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I think we can all agree that gum and candy are obviously junk foods and offer little to no nutritional benefits. Still, some children’s lunch boxes are packed with various kinds of sugary candies or pieces of gum. There’s no reason to completely eliminate gum and candy from a child’s diet, but I think we can all agree that limiting the amount of candy they consume is important to protect their overall health. Instead of spending money on store-bought candies, spend time with your child making your own. Try preparing homemade taffies, truffles, or filled chocolates. Not only will making them be a fun activity, but you and your child will also be able to enjoy a healthier candy treat—without all the potentially dangerous chemicals and additives.

15 Mixed-Fruit Cups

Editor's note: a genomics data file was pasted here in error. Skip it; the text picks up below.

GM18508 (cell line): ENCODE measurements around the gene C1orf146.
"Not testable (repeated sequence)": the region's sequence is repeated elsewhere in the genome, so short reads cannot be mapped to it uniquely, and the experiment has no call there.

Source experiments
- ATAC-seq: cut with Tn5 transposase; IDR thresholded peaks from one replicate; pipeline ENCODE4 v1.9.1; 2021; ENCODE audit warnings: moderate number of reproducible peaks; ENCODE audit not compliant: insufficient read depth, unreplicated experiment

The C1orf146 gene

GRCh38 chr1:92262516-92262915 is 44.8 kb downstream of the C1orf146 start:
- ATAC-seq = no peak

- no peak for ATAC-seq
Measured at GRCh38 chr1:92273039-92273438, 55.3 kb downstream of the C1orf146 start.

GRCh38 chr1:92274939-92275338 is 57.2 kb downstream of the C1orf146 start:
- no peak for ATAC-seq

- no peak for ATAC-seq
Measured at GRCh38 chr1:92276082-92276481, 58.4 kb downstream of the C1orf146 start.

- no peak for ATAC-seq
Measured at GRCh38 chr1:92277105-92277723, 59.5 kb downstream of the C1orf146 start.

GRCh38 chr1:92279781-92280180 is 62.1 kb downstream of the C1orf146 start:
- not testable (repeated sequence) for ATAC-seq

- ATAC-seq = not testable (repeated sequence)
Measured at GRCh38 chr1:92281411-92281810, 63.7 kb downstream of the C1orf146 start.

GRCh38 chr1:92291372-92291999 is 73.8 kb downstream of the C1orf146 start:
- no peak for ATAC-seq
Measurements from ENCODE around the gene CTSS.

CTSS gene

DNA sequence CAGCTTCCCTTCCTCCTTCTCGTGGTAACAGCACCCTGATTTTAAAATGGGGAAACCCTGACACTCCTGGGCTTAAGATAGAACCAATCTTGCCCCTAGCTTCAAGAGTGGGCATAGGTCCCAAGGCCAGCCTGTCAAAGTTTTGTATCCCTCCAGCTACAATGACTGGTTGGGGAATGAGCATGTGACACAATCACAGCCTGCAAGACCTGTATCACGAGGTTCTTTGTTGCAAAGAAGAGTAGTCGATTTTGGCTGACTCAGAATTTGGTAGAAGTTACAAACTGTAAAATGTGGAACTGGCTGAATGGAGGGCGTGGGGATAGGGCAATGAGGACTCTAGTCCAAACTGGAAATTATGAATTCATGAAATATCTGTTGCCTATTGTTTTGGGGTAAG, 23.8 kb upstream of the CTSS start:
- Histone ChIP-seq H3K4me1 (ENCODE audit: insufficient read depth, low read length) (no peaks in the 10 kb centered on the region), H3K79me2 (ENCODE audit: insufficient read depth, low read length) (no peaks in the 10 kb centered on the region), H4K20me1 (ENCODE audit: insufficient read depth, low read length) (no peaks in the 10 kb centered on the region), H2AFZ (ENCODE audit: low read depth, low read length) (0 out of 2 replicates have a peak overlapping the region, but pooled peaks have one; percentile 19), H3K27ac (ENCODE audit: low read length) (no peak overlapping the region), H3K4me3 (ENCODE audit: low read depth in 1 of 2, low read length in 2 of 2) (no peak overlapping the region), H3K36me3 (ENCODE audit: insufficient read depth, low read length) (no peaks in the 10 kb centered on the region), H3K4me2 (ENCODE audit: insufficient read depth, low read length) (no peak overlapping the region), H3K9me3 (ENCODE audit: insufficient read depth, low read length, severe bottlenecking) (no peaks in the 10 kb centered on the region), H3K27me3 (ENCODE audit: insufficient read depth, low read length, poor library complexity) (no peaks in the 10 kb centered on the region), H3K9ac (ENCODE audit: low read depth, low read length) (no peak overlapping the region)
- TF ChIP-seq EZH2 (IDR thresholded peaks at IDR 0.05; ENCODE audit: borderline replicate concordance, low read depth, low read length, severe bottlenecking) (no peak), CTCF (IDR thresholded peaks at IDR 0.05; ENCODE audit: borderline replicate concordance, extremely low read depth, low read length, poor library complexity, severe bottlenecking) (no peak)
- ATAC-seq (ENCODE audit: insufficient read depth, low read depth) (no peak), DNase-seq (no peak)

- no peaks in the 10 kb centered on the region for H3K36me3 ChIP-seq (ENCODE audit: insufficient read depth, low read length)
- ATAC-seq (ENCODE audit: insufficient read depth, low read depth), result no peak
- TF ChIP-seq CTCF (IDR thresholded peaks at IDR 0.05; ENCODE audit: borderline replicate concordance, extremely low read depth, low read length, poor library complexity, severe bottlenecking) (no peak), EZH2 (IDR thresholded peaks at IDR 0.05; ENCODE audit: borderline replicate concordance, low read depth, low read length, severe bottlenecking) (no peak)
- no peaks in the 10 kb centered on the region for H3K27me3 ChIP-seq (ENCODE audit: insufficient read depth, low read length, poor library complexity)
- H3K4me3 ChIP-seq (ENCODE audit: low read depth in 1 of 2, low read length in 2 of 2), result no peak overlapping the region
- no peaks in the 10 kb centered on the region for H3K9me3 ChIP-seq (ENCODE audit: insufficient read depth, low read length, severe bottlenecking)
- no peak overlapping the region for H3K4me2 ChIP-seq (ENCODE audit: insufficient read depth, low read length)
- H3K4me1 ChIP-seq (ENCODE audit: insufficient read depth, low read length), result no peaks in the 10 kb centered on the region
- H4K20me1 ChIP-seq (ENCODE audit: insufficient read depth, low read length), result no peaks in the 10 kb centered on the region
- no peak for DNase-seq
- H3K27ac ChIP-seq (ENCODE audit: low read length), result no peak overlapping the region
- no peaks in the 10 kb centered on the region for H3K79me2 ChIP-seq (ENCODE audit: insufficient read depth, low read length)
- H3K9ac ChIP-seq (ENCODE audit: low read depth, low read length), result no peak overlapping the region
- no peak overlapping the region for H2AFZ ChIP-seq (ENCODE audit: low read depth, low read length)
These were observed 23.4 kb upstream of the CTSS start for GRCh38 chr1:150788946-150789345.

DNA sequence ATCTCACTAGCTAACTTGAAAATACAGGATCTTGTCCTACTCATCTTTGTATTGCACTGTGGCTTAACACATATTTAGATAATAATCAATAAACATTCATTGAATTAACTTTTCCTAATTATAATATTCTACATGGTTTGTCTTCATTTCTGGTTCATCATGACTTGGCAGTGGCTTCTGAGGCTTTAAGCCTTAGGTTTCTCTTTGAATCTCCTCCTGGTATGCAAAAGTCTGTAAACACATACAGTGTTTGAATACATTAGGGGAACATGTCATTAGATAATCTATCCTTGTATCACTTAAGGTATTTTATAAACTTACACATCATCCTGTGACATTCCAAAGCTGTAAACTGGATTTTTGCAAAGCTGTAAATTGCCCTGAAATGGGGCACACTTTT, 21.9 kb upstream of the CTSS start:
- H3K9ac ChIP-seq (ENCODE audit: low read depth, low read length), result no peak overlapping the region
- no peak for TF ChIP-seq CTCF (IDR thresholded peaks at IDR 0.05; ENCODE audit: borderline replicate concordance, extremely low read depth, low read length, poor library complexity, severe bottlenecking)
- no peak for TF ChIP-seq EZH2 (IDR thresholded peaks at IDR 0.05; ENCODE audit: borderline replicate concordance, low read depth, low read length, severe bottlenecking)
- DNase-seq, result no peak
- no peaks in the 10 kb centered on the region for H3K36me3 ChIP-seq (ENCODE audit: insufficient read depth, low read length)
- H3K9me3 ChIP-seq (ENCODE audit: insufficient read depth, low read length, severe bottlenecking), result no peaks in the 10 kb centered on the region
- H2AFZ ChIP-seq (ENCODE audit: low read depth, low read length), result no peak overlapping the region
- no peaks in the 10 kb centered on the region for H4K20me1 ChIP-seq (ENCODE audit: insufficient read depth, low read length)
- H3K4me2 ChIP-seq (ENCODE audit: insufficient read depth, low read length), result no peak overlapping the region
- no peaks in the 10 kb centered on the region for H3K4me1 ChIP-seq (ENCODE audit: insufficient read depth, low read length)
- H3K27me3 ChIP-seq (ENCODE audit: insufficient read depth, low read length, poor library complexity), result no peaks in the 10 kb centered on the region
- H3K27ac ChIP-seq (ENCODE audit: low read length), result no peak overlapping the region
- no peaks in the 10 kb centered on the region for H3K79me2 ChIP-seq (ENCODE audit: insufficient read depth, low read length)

Fruit cups sound like a healthy choice—after all, they’re just different fruits mixed together in a convenient little cup, right? Wrong. Many fruit cups (especially ones designed for children) contain sugar, fructose, and/or sucrose inside. Each of these ingredients adds extra sugar to a child’s diet without adding any valuable nutrients. Even if the fruit cup claims to contain “no added sugars,” the fruit within the cups lack many of the nutrients found in raw, natural fruits. Fruit cups have lower fiber content than whole fruits and lack some vitamins and minerals. Instead of buying a fruit cup from the store, make your own version by chopping up a few apples, oranges, pears, and berries. Leave the skins on the fruit, and serve with a small amount of greek yogurt and honey for a fun dip!